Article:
Deutsche Bank, Credit Suisse agree billion-dollar settlements in US
The logo of Germany's biggest lender Deutsche Bank is seen on a branch of the bank in Berlin's Mitte district on September 30, 2016. Shares in Deutsche Bank plummeted on the Frankfurt stock market, dragging other European banks and global markets down with it, after reports some customers were pulling money out.
(TOBIAS SCHWARZ / AFP)
(AFP) - Deutsche Bank and Credit Suisse said Friday they had agreed with US authorities to pay billions of dollars to settle a probe into their roles in the subprime mortgage crisis.
The German lender will pay a total of $7.2 billion -- a $3.1-billion fine and $4.1 billion in relief to consumers, as part of the long-sought agreement in principle with US authorities, it said.
Shares in the German banking giant surged on the Frankfurt stock exchange on the heels of the announcement, which analysts said was a good outcome for now.
In September, the US Department of Justice had sought a $14-billion fine from Deutsche Bank, sparking fears it might have to raise fresh capital.
Hours after the announcement Friday, Credit Suisse, said it too had struck an agreement with US authorities to pay almost $5.3 billion to settle disputes over the sale of mortgage-backed securities.
Both come a day after the DoJ sued British financial giant Barclays, accusing the bank of massive fraud in the sale of toxic mortgage-backed securities, which contributed to the 2008 global financial crisis.
Deutsche Bank's chief executive John Cryan had always insisted that the German lender would pay less than the initial US demand.
And the bank brushed off fears the consumer relief element would have a significant impact on its results.
"The financial consequences, if any, of the consumer relief are subject to the final terms of the settlement, and are not currently expected to have a material impact on 2016 financial results," the bank said.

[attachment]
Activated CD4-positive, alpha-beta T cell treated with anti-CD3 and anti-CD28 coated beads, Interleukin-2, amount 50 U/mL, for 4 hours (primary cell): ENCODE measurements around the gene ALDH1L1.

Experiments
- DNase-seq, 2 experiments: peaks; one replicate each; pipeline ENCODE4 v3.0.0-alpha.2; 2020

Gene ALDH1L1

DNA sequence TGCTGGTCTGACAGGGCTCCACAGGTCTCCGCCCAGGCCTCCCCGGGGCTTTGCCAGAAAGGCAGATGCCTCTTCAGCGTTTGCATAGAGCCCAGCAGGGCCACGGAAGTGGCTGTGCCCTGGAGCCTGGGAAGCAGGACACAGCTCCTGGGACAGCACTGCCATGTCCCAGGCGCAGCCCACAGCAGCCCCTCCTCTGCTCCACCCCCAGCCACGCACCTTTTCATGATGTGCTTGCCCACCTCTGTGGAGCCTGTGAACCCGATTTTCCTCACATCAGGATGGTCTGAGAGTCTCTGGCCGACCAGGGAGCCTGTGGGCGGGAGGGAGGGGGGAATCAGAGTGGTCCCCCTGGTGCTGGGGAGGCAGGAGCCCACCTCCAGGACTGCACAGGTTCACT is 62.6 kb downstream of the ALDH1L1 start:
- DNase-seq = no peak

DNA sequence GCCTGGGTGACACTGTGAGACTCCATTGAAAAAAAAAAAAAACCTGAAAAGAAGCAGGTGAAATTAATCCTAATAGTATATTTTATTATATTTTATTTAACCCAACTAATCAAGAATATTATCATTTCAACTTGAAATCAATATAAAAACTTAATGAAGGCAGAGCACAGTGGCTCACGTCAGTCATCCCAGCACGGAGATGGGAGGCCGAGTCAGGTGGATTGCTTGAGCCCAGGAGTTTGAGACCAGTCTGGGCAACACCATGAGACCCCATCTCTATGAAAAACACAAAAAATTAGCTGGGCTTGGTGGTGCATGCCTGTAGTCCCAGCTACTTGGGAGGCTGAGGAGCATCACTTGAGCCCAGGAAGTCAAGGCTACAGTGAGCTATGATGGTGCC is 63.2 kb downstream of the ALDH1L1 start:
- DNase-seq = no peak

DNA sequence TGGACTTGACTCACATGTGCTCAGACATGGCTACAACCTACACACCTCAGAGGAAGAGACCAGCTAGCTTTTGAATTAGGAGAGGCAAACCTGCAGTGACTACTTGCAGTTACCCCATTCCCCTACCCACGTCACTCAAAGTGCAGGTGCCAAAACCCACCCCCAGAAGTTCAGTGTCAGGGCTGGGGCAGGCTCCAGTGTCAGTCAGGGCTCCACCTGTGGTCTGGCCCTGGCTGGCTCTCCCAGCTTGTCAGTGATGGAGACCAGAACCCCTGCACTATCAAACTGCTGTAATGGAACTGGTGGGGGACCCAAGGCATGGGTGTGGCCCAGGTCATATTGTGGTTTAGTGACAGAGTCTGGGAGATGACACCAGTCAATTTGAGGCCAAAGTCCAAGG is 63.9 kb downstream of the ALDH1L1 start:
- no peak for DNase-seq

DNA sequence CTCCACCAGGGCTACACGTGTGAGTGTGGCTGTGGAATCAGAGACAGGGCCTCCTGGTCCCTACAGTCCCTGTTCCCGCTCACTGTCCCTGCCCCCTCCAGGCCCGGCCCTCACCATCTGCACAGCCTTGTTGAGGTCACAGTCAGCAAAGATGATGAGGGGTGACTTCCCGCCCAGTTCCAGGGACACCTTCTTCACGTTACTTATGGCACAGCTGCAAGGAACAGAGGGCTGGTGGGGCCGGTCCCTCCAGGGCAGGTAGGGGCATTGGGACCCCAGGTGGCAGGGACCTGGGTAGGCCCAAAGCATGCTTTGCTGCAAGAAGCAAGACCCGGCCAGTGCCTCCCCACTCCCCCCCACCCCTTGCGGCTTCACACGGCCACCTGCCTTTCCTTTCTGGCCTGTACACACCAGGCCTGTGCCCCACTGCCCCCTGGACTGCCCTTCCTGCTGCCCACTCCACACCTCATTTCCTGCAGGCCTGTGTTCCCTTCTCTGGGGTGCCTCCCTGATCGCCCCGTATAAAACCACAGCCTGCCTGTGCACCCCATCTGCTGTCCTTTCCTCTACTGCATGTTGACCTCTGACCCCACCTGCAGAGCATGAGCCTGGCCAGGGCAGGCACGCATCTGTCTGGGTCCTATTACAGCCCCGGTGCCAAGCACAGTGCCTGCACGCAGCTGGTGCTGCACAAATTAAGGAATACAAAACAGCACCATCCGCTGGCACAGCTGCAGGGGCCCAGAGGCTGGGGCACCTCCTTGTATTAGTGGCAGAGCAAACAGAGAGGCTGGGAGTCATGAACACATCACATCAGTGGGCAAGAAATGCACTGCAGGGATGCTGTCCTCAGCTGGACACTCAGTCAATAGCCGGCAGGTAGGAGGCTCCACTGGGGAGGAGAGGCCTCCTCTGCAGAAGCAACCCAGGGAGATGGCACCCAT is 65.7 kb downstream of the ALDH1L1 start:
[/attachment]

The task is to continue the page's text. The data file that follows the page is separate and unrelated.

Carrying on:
Deutsche Bank's share price plummeted in late September on news of the US fine demand to historic lows of 9.90 euros.
Investors feared their stakes would be diluted if the lender -- already struggling with a painful restructuring and a morass of legal entanglements around the world -- was forced to raise fresh capital to cover the fine.
At around 0945 GMT Friday, its stock was trading 2.2 percent higher, at 18.14 euros.
"Although today's settlement is not the end of the route, it has been a good short-term relief for investors, given that Deutsche Bank needn't raise capital to cover for legal charges in the immediate future," said analyst Ipek Ozkardeskaya, of London Capital Group, in a note to clients.
The bank will publish preliminary 2016 results on February 2.
- Further probes -
However, the settlement does not resolve probes into whether the bank manipulated foreign-currency rates and precious metals prices, and allegations it facilitated transactions that helped investors illegally transfer billions of dollars out of Russia.
Deutsche also faces civil lawsuits related to claims that its traders manipulated key interbank interest rates. It remains unclear how much it will cost the bank to wrap up these cases.
It has already paid more than $9 billion in fines and legal settlements worldwide since the start of 2008, according to Bloomberg News data.
Barclays, Deutsche Bank and Credit Suisse were among several major banks implicated in the global financial crisis, along with Royal Bank of Scotland.
Also on Friday, Credit Suisse said it had reached an agreement with US authorities to pay almost $5.3 billion to settle disputes over the sale of mortgage-backed securities.
"Under the terms of the settlement, Credit Suisse would pay to the DoJ (US Department of Justice) a civil monetary penalty of $2.48 billion," the Swiss banking giant said in a statement.
"In addition, Credit Suisse would provide consumer relief totaling $2.8 billion over the course of five years post settlement," it said, adding it still needed approval by the bank's board.
But Thursday's US move to sue Barclays -- which rejects the allegations -- in open court stood out, with the DoJ choosing not to seek a mutually acceptable resolution, as it has in most cases when taking enforcement action against major financial institutions.
The outgoing US administration of President Barack Obama is also working to complete investigations of Wall Street firms for creating and selling the subprime mortgage bonds that fuelled the 2008 financial crisis.
Authorities have already taken more than $46 billion in fines from six US financial institutions over their dealings in mortgage-backed securities.
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